2014's Tracks From the Alps is a typical Watch album in most ways, Rossetti's Gabrielalike vocals laid over the band's partially (and only partially) Genesisalike tunes, at their best on A.T.L.A.S. and closer The Last Mile. Once again, they tackle an early Genesis piece, previously unrecorded in this form, giving us an idea of how the relatively brief Going Out To Get You might've sounded had Genesis added it to Trespass. Five Mellotron tracks, Rossetti adding strings to all but Going Out To Get You and Once In A Lifetime, plus choir and flute parts (as against his real flute, used elsewhere) on Devil's Bridge. 2017's Seven (studio album, obviously) is good, but not great, probably at its best on closer After The Blast, while Disappearing Act seems to head off in a slightly different, yet less successful direction. Mellotron strings on every track, if, in some cases, only occasionally, plus flutes on Tightrope and After The Blast.
So; very strong, 'Italian/English prog' albums, with decent Mellotron. The Watch are in the process of building up a pan-European audience by the rather clever ruse of going out as an (exceptionally good) early Genesis tribute, playing a handful of their own tracks in amongst the Genesis material. If they play it carefully, they may be able to slowly drop the Genesis (if they want to), having drawn their audience into their own stuff, rather in the manner of the better American bar bands in the '70s, a handful of whom made it big using a similar technique. I'll admit this approach irritated me at first, but not only are their covers well worth hearing, but if it gives them a chance in a crowded market, good luck to 'em. Anyway, The Watch are one of a handful of good, 'traditional' prog bands currently doing the rounds and deserve to be heard on their own terms.
Four years after their sole album, Twilight, The Night Watch's vocalist/chief mover and shaker Simone Rossetti reappeared with his new band, The Watch. While their general remit is the same as Rossetti's previous outfit, there's less overt Genesis-copycat behaviour, with more of an attempt to define the band's own sound within the symphonic progressive spectrum. Unfortunately, the end result on their debut, Ghost, is actually slightly less interesting than the Night Watch's sole release, although it's a solid enough album; it just doesn't really stand out from the pack. There's nothing specifically wrong with the material, it's just... I dunno; less melodic? It just didn't grab me in the same way as Twilight, but then, in fairness, it's an almost entirely different band, with different writing skills. Sergio Taglioni's 'Mellotron' sounds less fake than on Twilight, but I'm assured it's still samples; the strings are a bit iffy, but the choirs in The Ghost And The Teenager and Heroes are full-on and quite authentic. Either way, the use is excellent and I'm glad to say the band bought a real one for their follow-up, Vacuum.
The jury's still out on both of the band's earlier live albums (above), but I'm quite certain we're not hearing any real Mellotron on 2011's first recorded documentation of one of their Genesis tours, Green Show 2011 Official Live Bootleg. For those not in the know, the Genesis 'Green Tour' refers to their Selling England set from 1973/74, which The Watch tackle with their usual aplomb. Saying that, I'm sure I heard a few dodgy chords here and there, particularly on the much-debated Watcher Of The Skies intro, while Rossetti's 'Gabriel' voice is a little suspect, but that's splitting hairs, really. Seems they still have their disconcerting (albeit welcoming) habit of throwing originals into their Genesis tribute set, in this case, a Sound Of Sirens/Another Life segue, but then, I'd love to see them play a whole set of their own material, just for once. Album highlight? Probably The Battle Of Epping Forest, not because it's a Genesis classic (contentious!), but because officially-released live versions are few and far between. Samplotron? All the relevant places on the Genesis stuff (Watcher/Dancing/Firth) and strings on their own track.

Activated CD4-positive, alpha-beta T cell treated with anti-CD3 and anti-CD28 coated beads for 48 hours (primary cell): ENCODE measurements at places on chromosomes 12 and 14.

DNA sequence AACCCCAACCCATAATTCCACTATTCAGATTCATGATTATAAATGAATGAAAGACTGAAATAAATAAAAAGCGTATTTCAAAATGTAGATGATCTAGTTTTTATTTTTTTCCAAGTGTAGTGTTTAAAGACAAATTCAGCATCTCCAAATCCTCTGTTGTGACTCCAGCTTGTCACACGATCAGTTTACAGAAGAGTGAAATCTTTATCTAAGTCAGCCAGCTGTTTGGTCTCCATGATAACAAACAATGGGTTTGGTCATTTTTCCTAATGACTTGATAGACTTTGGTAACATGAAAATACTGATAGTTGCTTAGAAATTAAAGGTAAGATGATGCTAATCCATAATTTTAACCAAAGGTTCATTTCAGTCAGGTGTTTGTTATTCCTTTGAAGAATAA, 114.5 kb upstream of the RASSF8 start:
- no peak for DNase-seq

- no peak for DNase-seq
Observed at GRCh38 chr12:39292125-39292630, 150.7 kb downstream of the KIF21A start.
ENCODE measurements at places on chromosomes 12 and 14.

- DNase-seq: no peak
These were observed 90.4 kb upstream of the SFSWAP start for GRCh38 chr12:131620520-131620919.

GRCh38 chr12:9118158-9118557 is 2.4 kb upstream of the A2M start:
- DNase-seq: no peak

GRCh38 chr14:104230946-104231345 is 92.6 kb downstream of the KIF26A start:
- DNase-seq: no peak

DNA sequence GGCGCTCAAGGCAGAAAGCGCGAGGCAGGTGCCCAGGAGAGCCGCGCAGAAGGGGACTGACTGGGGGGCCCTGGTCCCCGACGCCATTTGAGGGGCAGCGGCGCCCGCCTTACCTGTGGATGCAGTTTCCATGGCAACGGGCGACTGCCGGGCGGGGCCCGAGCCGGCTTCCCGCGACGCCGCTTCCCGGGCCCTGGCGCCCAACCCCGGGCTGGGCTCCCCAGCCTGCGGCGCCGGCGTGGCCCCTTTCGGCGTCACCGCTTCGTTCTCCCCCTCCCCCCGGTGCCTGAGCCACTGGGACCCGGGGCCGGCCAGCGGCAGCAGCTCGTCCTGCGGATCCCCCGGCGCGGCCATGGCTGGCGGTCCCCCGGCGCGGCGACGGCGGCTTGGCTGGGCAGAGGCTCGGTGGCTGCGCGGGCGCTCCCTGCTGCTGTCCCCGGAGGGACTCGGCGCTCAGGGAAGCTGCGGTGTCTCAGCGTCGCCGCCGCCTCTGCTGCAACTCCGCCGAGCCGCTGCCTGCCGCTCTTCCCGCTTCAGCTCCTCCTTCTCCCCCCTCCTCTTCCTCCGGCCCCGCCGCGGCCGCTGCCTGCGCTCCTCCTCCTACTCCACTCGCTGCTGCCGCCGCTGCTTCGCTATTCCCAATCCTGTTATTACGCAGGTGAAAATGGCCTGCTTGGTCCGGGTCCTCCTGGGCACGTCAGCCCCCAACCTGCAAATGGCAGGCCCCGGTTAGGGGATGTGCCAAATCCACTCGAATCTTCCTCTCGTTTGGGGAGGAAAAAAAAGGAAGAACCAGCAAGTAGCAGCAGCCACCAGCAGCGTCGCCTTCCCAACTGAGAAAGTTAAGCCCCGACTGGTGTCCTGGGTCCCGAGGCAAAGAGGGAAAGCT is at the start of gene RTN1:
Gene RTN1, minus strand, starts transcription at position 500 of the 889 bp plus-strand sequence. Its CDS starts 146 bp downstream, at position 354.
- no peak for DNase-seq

The Night Watch were put together by vocalist Simone Rossetti, a man who does a mean Peter Gabriel, although his voice unfortunately occasionally slips into Fishisms. Likewise, his band do a mean Genesis, but occasionally find themselves in Marillion territory, which is a pity, as they actually know how to change key, write an eight-minute song with more than one melodic idea etc. While probably not quite as good as Finisterre, say, or their offshoots Höstsonaten or La Maschera di Cera, Night Watch are a decent enough addition to the ranks of modern Italian prog.
I've now had it confirmed that Giovanni Alessi's 'Mellotron' is sampled, which doesn't surprise me in the slightest; not only does it sound too 'smooth', but string parts on My Ivory Soul and A Game With Shifting Mirrors hold way past the eight-second limit, without the characteristic 'swell' you get from studio trickery (been there, done that). The strings (mostly) sound pretty good, while the choirs largely leave a lot to be desired, although every now and again you get a sudden burst of 'authenticity'. Decent (sample) use on every track, with excellent Banksian string swells in several places, not to mention a short solo section in The Fisherman. Occasional flutes (Tomorrow Happened, Flower of Innocence), but the strings are chiefly where this album's at 'Mellotronically'.
The band disintegrated sometime after the release of Twilight, leading to Rossetti starting up The Watch with different musicians. Do you buy this? Do you like classic Italian progressive? Then you stand a good chance of liking the Night Watch, although they're not up to the standards of the best '70s bands, but then, who is?